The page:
Sexy News from the World of Archaeology for 9 May 2009

Here’s what’s happening this week in the world of Sexy Archaeology!

Remember that amazing high-res picture of the crowd at Barak Obama’s Presidential Inauguration? The one that allowed you to zoom in on everyone in attendance? Well, archaeologists could soon be employing similar technologies at heritage sites. The system, called GigaPan, allows users to create super high-resolution panoramas with ordinary digital cameras. With camera attached, a robotic GigaPan tripod systematically photographs a scene with thousands of close-up images, which are later stitched together with proprietary software.  This could add a whole new level to sexy archaeological photoshoots.  Link.

Turns out that our ancestors may have been some sick individuals! A recent controversial study published in the Journal of Anthropological Sciences indicates early modern humans may have used Neanderthal body parts as ornaments, and even feasted on them. The study draws its theory from an analysis of cut marks found on a Reindeer jawbone that also seem to appear on a Neanderthal jaw bone. The problem is, researchers are yet uncertain the 30,000-year-old jawbone belonged to a Neanderthal, though it does possess several features are that are characteristic of the species. Keep an eye on this story. Link.

A mapping project of Lake Champlain located over 300 shipwrecks lying hidden beneath the waters. Art Cohn, director of the Lake Champlain Maritime Museum and a marine archaeologist, calls it the best-preserved collection of shipwrecks anywhere in the world. Among those discovered were USS Spitfire, an American gunboat that operated on the lake in 1776 and was lost in the Battle of Valcour Island. Head over to for pictures and video.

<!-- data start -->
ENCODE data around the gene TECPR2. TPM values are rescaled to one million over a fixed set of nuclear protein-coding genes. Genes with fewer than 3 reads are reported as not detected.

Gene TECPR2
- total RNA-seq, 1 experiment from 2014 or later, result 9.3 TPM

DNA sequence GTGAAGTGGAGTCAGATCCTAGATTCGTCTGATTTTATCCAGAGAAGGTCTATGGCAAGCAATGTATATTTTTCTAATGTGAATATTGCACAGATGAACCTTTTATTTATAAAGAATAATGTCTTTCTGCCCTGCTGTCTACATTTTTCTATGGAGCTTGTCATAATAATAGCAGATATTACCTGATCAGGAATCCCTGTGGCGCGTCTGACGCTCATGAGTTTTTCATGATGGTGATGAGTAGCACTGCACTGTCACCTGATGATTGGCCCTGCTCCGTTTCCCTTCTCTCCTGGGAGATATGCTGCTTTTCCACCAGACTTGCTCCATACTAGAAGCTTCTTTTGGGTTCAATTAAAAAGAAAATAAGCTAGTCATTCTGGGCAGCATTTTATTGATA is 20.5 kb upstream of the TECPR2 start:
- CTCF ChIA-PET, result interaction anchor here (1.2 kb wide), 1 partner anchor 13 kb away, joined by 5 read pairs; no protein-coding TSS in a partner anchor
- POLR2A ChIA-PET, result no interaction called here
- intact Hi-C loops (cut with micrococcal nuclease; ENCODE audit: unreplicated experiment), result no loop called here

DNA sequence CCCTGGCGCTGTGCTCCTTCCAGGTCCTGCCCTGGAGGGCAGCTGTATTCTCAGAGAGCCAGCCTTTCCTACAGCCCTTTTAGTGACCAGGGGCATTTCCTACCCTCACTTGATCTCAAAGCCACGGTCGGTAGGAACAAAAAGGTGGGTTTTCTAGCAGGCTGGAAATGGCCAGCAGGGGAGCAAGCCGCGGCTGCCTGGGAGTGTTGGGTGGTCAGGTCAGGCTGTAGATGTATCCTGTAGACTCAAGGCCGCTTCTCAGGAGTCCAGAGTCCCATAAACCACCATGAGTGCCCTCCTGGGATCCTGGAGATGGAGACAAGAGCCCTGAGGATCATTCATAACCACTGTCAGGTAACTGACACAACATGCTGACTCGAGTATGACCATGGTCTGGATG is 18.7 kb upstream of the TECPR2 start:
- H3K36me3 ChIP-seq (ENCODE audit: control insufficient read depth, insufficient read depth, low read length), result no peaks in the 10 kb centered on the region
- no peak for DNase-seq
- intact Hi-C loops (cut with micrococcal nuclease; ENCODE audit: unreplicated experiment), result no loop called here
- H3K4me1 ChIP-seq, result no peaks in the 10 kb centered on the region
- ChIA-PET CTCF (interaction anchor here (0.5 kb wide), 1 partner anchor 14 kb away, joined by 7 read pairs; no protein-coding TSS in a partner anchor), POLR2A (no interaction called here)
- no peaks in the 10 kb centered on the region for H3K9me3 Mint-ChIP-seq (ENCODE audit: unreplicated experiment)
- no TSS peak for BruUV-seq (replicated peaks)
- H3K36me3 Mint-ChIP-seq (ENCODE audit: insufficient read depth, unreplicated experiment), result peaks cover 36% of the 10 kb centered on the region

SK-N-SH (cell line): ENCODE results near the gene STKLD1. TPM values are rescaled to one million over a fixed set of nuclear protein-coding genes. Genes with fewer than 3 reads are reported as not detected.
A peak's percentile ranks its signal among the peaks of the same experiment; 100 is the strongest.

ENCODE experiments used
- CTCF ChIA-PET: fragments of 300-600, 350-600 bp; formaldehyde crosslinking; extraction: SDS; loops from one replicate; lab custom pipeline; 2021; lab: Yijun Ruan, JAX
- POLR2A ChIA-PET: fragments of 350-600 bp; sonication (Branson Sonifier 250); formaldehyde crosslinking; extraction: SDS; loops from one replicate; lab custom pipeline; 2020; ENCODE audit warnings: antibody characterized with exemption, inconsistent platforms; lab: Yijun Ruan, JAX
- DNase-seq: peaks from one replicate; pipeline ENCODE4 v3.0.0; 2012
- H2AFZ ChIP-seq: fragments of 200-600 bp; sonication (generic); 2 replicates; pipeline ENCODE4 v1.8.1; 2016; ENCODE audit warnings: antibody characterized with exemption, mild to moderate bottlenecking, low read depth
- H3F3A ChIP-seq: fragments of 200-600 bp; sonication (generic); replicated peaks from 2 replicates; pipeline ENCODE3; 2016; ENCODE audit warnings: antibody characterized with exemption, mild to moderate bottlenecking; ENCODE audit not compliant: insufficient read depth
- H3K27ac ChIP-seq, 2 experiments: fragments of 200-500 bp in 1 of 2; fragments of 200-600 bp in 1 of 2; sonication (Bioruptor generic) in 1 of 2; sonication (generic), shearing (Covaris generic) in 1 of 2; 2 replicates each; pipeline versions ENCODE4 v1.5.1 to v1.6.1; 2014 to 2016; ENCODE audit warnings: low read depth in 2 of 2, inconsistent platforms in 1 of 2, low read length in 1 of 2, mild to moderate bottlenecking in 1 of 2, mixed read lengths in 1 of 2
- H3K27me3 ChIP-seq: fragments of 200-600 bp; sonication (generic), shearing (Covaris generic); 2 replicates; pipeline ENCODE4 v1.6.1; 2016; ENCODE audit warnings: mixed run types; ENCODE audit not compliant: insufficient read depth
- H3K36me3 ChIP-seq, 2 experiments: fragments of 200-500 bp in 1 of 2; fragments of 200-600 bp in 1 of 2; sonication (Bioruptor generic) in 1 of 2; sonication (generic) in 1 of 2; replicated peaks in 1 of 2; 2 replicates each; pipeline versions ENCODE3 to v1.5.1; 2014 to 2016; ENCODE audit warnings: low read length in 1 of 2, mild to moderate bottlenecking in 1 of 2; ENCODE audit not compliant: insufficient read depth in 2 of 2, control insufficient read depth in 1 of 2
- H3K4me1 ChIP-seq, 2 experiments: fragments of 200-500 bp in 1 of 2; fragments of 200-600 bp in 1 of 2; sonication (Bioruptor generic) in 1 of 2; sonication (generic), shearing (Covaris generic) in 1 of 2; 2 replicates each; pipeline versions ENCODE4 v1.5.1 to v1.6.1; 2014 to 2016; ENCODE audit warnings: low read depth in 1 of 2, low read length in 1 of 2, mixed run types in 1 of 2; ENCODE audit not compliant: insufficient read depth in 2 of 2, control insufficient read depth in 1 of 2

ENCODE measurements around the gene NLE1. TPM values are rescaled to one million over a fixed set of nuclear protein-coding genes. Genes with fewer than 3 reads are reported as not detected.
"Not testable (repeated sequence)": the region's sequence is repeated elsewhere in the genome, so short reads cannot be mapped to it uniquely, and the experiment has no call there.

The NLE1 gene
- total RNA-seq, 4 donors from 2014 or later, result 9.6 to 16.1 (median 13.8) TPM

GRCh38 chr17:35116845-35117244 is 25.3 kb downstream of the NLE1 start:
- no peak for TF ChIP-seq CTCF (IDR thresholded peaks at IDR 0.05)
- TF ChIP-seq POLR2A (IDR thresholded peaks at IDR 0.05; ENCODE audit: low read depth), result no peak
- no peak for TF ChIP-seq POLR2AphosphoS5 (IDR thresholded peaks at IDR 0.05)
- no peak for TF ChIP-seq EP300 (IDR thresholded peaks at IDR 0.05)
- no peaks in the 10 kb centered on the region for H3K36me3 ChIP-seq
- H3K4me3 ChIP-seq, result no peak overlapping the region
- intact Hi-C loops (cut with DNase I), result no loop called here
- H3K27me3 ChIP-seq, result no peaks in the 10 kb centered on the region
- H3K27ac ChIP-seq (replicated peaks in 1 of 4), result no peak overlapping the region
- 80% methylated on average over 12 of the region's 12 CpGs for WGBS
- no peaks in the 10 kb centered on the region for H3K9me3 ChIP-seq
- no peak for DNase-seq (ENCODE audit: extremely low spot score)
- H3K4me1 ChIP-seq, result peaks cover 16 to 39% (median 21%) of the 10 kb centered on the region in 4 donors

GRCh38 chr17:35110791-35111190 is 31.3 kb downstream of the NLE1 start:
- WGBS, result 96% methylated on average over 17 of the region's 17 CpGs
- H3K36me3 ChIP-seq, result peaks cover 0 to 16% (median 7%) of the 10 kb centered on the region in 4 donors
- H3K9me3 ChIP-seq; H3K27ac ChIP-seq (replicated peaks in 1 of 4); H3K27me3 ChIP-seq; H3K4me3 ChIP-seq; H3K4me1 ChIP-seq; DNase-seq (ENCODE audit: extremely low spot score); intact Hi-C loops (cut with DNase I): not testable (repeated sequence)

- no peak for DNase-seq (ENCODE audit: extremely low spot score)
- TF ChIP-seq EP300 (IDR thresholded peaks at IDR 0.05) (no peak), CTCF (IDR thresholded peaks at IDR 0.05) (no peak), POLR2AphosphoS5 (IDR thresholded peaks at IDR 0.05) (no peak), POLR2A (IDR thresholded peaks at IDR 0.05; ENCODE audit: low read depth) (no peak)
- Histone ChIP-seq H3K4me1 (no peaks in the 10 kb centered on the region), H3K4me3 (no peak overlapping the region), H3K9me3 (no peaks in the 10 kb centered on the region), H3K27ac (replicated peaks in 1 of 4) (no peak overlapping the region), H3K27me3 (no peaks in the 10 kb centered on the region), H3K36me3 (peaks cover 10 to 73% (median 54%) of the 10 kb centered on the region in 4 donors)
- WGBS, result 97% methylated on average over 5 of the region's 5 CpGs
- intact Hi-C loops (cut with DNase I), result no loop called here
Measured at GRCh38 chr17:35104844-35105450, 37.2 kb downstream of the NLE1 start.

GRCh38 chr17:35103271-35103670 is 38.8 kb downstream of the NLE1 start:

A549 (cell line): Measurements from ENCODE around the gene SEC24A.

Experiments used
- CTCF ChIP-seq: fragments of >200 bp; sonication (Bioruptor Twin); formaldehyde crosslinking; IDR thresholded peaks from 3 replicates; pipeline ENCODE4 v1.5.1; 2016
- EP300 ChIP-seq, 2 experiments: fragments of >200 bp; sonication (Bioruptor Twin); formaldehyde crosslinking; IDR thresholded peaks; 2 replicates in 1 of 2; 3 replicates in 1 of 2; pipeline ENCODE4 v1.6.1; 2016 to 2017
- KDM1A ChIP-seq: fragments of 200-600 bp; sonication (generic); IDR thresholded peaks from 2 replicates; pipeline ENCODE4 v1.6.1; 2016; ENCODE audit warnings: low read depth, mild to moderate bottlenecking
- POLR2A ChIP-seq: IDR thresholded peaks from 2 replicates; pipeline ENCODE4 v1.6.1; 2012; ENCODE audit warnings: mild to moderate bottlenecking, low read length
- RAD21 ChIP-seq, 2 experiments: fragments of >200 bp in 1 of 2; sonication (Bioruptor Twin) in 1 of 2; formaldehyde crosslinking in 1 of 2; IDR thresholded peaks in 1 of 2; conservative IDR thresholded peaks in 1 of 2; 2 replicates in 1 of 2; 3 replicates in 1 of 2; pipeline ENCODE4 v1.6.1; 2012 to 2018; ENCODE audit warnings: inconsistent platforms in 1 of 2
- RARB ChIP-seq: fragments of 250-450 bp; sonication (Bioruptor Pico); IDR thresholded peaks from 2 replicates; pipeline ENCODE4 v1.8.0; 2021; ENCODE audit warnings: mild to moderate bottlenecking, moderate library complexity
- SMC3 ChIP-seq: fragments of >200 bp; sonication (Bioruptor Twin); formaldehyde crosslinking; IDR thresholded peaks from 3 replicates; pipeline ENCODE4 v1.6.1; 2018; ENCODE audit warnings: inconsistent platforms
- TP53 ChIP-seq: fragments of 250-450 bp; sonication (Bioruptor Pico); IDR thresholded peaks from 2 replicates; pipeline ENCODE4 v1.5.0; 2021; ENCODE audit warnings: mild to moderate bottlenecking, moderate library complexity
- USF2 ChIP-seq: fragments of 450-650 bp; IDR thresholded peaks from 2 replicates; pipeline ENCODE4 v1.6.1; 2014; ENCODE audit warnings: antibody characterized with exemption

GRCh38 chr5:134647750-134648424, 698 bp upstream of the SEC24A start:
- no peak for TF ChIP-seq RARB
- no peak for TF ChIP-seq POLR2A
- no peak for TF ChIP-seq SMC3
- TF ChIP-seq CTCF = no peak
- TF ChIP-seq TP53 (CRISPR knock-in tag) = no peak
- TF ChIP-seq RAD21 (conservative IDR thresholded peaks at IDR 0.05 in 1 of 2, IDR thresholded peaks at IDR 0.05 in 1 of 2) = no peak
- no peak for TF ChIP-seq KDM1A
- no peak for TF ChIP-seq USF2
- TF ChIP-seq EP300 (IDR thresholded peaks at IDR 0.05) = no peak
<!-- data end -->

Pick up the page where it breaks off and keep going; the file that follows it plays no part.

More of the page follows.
Lastly, be a lover, not a fighter. An anthropological study of the Waorani people of the Amazon, labeled “the most murderous people on Earth” indicates their violent ways are leading to the downfall of their society. It turns out that when compared to another group, the Yanomamo, the Waorani a less reproductively successful. The secret lies primarily in the fact that the Yanomamo conclude violent times with a period of peace as opposed to the Waorani who are perpetually violent. For years it had been thought that aggressive men ended up with more wives and children.  Make love not war!  Link.

That’s all for now!

Got a hot tip?  Working on something sexy cool in the world of archaeology and want to tell the world?  Contact and tell us what you’ve got!  Until next time, stay sexy!


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